1390 - 1441
Flemish painter, often lauded as the founding father of Dutch fine painting and the inventor of the oil paint technique. This last, however, is not strictly true. Van Eyck was one of the first to widely test the possibilities of oil painting, e.g. by not letting one layer dry before applying the next.
His exact dates of birth and death are not known. Probably born in Maaseik (hence his name) around 1390, Van Eyck works for John duke of Bavaria and Philip the Good, for whom he arranges his marriage to Isabella of Portugal. In 1432 Van Eyck settles in Bruges, where he dies in 1441.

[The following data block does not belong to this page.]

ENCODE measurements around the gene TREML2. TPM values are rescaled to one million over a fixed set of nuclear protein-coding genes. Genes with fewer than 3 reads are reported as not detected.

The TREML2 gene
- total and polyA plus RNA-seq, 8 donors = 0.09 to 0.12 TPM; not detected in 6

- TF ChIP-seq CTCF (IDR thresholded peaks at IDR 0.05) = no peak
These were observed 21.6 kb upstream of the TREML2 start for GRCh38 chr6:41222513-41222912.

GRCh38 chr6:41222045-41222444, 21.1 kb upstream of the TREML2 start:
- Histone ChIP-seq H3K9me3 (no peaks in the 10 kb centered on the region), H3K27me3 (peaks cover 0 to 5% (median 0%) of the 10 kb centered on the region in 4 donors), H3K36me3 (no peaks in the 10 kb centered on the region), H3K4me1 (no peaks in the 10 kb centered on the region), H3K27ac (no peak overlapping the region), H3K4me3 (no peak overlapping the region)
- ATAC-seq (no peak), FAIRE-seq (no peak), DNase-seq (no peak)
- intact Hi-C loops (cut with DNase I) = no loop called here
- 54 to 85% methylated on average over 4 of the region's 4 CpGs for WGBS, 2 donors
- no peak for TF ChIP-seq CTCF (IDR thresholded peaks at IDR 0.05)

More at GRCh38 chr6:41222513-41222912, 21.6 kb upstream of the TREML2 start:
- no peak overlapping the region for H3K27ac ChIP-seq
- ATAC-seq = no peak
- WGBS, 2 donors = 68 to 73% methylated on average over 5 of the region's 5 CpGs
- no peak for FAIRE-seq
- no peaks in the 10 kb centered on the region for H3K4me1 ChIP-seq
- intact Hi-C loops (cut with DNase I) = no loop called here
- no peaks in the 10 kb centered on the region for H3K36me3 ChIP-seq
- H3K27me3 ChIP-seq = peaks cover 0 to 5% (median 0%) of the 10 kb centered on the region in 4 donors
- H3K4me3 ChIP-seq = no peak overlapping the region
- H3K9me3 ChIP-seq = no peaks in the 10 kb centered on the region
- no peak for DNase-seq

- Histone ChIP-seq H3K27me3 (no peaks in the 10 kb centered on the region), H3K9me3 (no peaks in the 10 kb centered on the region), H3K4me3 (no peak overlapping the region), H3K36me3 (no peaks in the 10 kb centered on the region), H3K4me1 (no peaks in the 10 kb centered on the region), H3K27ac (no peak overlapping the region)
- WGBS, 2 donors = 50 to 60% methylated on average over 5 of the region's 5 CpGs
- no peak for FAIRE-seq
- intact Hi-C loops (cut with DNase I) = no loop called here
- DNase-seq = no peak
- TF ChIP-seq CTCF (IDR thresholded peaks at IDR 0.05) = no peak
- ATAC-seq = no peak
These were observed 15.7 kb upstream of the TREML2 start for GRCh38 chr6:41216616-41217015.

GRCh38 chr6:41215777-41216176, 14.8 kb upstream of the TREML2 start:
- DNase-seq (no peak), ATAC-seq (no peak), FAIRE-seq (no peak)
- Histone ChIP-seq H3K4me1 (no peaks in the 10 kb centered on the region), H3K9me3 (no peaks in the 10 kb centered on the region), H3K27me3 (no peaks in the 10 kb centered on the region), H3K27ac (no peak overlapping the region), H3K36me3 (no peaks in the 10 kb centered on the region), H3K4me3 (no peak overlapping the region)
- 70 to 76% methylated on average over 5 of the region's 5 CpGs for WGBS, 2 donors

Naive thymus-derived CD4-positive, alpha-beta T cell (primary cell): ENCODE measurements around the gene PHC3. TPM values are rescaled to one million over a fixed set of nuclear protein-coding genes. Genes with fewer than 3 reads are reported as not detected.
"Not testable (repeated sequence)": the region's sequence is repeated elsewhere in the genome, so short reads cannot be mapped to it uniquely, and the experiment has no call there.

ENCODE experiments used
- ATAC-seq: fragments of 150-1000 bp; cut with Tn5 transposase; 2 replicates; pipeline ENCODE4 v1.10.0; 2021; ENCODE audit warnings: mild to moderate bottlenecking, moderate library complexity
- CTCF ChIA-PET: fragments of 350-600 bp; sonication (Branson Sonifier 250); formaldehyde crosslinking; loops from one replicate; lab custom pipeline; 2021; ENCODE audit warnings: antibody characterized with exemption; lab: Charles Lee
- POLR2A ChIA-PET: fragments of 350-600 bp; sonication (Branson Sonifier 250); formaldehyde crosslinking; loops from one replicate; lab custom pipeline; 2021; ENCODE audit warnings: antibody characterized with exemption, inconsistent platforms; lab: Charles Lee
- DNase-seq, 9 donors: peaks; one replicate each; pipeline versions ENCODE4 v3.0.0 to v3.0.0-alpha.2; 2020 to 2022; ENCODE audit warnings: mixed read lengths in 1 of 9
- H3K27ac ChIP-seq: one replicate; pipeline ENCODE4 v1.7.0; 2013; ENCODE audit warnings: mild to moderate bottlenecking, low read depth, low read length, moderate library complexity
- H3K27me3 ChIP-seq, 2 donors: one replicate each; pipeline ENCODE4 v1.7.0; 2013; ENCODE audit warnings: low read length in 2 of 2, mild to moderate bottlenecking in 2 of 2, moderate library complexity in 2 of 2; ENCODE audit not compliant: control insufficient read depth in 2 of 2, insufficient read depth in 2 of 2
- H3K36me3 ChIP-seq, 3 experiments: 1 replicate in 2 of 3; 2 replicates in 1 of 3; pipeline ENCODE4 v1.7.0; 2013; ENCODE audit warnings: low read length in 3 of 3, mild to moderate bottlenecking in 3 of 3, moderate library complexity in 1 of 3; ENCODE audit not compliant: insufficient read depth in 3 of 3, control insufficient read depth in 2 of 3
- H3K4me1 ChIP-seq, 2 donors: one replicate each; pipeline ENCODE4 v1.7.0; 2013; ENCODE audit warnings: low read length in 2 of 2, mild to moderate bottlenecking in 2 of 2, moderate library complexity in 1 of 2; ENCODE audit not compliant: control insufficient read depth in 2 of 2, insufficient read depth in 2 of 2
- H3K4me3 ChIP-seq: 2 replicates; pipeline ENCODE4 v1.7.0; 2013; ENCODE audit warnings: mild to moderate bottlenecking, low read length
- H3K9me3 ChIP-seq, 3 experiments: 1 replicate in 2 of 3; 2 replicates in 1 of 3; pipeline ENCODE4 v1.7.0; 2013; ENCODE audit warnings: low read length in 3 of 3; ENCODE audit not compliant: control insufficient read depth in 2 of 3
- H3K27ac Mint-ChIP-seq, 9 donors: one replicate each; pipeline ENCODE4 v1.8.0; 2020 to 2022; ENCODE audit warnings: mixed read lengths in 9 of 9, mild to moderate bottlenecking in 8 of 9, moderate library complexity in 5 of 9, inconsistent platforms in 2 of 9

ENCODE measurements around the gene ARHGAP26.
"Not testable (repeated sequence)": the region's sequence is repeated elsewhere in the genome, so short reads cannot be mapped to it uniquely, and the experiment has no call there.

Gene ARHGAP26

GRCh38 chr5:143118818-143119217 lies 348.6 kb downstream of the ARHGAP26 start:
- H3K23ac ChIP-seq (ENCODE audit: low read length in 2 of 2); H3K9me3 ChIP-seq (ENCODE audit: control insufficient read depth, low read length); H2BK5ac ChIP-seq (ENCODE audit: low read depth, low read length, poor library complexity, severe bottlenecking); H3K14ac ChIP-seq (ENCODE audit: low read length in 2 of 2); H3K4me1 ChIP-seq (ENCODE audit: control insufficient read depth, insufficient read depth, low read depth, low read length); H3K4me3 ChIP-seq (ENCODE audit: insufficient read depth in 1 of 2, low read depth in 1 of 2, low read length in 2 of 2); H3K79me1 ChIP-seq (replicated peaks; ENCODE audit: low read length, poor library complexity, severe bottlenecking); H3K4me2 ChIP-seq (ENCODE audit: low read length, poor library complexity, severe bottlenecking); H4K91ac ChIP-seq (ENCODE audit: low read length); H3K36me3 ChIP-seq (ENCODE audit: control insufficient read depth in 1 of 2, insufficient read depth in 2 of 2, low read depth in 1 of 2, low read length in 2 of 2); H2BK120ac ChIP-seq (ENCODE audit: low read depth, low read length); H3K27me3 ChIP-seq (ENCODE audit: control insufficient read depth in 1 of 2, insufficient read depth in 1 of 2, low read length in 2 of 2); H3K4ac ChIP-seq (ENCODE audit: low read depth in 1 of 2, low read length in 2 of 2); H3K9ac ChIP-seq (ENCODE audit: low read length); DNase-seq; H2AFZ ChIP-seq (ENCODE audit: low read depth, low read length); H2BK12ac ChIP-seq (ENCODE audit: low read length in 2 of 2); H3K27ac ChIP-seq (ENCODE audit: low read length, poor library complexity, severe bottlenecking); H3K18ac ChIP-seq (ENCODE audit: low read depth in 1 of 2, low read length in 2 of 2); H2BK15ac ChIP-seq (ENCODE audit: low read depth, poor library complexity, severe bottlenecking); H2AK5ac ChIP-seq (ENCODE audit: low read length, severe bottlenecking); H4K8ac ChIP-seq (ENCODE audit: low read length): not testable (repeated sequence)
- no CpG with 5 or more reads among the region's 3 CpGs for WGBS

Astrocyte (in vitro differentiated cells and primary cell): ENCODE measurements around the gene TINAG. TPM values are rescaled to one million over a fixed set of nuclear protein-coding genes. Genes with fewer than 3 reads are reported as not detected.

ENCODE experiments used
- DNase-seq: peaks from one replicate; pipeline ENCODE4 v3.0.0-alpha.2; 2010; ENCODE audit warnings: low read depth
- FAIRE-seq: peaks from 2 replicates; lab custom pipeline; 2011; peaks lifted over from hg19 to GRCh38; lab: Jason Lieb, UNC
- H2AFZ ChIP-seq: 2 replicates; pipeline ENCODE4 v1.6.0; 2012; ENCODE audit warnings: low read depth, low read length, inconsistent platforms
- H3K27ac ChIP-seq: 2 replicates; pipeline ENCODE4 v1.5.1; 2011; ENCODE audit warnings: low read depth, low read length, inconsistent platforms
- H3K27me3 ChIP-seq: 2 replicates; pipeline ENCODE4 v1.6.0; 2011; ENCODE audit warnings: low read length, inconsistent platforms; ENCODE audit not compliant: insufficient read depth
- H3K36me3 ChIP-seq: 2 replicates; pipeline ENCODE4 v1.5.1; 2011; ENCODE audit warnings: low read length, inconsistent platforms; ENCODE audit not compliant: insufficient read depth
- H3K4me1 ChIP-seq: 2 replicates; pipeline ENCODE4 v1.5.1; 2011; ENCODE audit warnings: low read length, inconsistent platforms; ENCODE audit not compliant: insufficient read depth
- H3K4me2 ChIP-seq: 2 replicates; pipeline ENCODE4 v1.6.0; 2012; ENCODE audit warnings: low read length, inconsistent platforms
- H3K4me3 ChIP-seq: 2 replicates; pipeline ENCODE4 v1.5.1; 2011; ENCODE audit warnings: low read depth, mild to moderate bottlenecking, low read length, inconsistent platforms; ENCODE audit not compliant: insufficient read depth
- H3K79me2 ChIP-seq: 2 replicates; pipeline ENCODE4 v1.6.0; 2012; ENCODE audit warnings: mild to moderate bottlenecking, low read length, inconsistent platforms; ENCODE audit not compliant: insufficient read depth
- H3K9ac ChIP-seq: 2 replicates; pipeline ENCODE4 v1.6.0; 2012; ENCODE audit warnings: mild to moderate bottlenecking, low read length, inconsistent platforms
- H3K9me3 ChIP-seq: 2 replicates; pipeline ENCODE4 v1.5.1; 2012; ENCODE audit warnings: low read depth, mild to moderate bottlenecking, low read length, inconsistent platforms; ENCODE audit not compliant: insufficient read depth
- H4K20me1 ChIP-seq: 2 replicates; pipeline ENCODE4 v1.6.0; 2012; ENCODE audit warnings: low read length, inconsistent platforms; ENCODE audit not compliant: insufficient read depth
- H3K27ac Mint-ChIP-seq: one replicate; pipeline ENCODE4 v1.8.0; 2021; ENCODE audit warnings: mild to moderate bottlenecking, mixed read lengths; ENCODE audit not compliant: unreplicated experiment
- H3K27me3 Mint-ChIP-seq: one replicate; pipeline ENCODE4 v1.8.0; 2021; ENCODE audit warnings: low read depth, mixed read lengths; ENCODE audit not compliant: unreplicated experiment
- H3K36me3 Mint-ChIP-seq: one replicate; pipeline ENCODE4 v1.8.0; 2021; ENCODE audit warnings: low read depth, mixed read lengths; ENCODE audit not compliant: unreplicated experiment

Van Eyck's most famous work is the retable for the St Bavo's Cathedral in Ghent - a work in 20 panels with The Adoration of the Lamb of God as its central piece. The work is widely considered as one the highlights of the Northern Renaissance. It is not universally accepted that Jan painted it all himself; it is possible that he finished the work of his brother Hubert (or Hubrecht; 1370-1426). Another painting displayed on this site, The Three Marys at the Tomb, was probably created in collaboration with Hubert.
Some 30 works by Jan van Eyck survive, mostly religious works and portraits. The Man with the Red Turban, shown here, is probably a self-portrait.